Centering of the print on the fabric
Limitations: Our printer has an extensive infeed that guides the fabric on to the printing belt. Even with this infeed, fabric rolls are not always perfectly rolled, so the fabric can shift around on the printing belt as it enters production. We allow for around a 2" margin on either selvedge (edge) of the fabric width to account for this shifting. Depending on how the fabric is fed into the machine, your print may not be perfectly centered on the fabric.
Variations on the Base Color of Fabrics
We process a large amount of fabric per day. When you place an order, we may not be using the same lot of fabric as your previous order. It is normal that variations in the base color of the fabric will occur. Also, during our wash process, the fabric may absorb a trace amount of ink from the water causing small variations in the base color. If you artwork has a large amount of white in it, these base color variations will be more noticeable than on full color artwork. If you would like your fabric to be as consistent as possible in the base color, it is better to order more at once instead of less over multiple orders.
Print Color results on orders and reorders
Just like we noted above where the base color of fabrics between orders may vary, there may also be variations in color outcomes on reorders. Though we have carefully calibrated out profiles, some factors that are hard to control like ambient conditions that can affect color outcomes to small but noticeable degrees. We cannot promise that your colors will print exactly the same between orders. If you need a large amount of fabric and consistency is important, it is better to order more in 1 order instead of less in multiple orders.
We cannot guarantee that print colors will perfectly match your artwork. Printing on fabric is significantly different printing on paper. Our printing systems are optimized to print your images onto our range of fabrics, but the final color results may differ from what you expect from your artwork on the computer screen. Computer screens are backlit which means colors on them are brighter than on finished fabrics. Also, while our color range is large, for artwork with very low contrast, our printer may not be able to reproduce every shade which leads to less detail in the print result. If you would like to have highly accurate print results, we recommend working with a color chart. We have one available (currently $20 including shipping and available on all fabrics) and with over 700 color swatches, it will help you adjust your files to the real color results.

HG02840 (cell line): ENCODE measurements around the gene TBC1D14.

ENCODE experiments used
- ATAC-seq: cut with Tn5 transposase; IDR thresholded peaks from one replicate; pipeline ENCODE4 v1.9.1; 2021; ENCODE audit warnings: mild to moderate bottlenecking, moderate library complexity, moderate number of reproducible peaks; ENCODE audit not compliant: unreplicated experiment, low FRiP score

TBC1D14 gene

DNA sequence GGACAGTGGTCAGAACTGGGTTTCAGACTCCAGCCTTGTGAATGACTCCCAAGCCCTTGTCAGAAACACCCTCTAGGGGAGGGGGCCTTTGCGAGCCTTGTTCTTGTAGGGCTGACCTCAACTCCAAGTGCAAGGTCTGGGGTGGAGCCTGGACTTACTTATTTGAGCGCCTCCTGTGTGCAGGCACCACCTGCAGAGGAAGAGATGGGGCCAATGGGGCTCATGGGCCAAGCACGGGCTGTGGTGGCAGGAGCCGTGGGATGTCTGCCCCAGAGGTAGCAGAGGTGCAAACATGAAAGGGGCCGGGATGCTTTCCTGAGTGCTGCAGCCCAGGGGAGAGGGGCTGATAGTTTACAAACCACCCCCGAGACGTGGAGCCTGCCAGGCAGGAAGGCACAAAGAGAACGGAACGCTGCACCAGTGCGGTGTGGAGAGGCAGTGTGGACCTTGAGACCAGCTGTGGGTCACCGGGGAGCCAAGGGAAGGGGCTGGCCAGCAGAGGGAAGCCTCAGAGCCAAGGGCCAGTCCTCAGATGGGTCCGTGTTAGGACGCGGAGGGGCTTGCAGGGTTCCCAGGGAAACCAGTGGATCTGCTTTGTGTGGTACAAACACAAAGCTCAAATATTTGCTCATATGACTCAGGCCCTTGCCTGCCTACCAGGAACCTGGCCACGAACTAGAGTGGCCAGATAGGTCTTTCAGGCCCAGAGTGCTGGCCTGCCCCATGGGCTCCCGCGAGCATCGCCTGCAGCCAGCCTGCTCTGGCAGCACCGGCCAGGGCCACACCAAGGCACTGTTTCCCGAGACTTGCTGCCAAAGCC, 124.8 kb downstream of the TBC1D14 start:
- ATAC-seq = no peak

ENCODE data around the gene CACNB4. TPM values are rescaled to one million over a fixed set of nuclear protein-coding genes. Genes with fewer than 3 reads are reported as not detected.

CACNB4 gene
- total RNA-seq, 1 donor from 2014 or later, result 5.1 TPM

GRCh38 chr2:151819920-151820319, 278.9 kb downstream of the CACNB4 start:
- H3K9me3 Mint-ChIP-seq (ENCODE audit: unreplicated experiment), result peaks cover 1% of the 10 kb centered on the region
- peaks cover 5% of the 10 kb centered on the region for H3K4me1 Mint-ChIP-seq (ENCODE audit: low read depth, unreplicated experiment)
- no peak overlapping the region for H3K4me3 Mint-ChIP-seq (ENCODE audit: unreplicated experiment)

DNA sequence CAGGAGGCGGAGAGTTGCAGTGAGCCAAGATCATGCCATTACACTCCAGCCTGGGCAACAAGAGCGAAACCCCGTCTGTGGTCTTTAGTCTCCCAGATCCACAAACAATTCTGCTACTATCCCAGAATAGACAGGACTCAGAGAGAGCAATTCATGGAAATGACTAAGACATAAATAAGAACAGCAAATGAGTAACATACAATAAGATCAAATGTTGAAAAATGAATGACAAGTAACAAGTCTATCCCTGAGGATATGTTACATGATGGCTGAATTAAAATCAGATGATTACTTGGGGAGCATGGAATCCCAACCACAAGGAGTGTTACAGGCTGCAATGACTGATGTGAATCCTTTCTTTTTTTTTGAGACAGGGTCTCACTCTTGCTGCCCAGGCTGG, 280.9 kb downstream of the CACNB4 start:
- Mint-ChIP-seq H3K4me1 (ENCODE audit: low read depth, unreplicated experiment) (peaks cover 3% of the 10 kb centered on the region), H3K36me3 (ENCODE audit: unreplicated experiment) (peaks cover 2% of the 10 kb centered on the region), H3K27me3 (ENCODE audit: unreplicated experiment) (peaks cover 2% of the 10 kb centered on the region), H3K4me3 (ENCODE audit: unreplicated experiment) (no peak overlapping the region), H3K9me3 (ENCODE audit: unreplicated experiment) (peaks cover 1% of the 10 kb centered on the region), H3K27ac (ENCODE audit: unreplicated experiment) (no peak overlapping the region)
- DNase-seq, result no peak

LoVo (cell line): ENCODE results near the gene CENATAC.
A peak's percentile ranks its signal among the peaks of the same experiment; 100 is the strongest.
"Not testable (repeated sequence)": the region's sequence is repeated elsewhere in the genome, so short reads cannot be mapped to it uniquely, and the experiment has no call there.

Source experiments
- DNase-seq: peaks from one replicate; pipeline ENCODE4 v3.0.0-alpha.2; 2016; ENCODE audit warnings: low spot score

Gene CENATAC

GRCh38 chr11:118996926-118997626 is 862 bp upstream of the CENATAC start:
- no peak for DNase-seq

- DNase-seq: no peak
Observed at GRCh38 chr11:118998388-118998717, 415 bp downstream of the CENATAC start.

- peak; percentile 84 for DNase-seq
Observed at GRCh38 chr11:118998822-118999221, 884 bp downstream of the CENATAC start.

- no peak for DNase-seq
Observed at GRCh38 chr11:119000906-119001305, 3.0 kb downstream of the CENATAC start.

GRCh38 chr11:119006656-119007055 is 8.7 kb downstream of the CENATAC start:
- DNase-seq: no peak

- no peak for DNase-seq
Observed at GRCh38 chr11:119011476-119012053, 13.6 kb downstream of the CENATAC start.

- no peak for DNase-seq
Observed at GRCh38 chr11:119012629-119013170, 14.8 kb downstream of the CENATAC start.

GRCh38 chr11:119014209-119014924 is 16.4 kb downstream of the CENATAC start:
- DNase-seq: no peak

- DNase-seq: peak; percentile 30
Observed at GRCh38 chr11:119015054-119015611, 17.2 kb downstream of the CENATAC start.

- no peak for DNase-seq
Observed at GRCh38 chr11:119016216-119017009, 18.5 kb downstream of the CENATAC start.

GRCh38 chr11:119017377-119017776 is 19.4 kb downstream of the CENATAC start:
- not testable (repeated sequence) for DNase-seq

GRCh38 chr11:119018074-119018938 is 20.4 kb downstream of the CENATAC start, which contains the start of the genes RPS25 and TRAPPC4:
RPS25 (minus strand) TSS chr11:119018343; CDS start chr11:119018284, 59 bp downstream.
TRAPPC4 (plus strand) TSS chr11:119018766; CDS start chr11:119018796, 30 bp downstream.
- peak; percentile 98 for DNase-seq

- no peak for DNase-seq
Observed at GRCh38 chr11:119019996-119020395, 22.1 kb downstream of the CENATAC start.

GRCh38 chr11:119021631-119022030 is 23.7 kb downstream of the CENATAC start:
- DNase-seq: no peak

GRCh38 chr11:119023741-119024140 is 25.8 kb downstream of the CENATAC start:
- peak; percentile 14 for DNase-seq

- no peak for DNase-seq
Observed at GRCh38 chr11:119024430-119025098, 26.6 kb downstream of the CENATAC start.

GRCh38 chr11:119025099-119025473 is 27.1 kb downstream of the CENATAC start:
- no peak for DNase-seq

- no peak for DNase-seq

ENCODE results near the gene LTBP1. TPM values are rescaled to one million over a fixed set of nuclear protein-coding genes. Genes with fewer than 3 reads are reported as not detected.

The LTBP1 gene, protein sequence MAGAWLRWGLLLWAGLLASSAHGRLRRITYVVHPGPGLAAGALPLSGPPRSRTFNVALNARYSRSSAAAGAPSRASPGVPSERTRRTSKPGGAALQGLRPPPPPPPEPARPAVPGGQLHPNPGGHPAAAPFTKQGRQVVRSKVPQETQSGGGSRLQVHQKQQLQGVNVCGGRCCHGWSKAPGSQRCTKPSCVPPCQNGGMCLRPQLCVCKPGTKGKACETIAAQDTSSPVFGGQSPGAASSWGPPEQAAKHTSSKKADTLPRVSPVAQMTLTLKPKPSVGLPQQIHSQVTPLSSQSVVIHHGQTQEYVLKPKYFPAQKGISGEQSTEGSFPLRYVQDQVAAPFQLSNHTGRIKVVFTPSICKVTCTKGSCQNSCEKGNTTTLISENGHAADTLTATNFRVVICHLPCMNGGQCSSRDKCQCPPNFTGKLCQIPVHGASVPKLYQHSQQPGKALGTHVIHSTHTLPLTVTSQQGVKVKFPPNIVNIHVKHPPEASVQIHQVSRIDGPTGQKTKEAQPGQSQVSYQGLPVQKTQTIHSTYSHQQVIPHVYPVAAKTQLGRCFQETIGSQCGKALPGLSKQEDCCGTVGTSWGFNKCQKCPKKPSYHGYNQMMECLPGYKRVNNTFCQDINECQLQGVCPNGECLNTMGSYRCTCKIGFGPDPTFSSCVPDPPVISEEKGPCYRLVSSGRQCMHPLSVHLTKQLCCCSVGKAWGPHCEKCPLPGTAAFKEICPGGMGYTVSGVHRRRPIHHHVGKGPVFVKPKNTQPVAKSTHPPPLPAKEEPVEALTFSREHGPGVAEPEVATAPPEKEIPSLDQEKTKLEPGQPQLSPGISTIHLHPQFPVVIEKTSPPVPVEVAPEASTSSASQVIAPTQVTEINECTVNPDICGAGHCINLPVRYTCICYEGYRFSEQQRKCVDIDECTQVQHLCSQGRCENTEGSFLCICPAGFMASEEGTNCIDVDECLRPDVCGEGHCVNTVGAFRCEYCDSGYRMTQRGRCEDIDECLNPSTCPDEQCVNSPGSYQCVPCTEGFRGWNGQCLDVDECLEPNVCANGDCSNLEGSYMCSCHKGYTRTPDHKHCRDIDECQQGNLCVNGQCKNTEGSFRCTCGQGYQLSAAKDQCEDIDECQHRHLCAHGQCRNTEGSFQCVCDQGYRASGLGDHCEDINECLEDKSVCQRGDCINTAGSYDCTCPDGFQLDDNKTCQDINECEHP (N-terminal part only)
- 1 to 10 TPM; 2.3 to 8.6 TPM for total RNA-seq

Color results from fabric to fabric will be different. Different fabrics absorb ink differently and therefore will result in different print results. Shiny, smooth fabrics like charmeuse and sateen tend to give more vibrant results whereas prints on matte fabrics will appear more dulled.
Printing solid colors
While it's possible to print solid colors with digital printing, it's not ideal to print large areas of solid colors with our system. Solid colors are better to dye than to print. Even though we use a reactive process which penetrates the fiber cells, there's a limit to how far the ink will go through the fabric. Also, there may be some unevenness on the color when printing large solid colors since the printer prints in strips. As you'll see below, some natural fabrics have fuzzy surfaces and small fibers or lint may come off during the washing. When this happens you'll see blank dots where the fiber washed off the surface and a small break in the print. Solid prints show surface fuzz breaks more than full color prints.
Printing Continuous Meters
When it comes to fabrics, what you need to order will vary significantly based on your project. Since many things can happen during production, we cannot guarantee that an order over 3m will be printed continuously. If you order more than 3m of fabric, it may be delivered in multiple pieces. For example, if you order 6m of 1 print, it may be delivered as 2- 3m pieces. If you order 20m of fabric, it may be delivered as 1- 14m piece and 2- 3m pieces.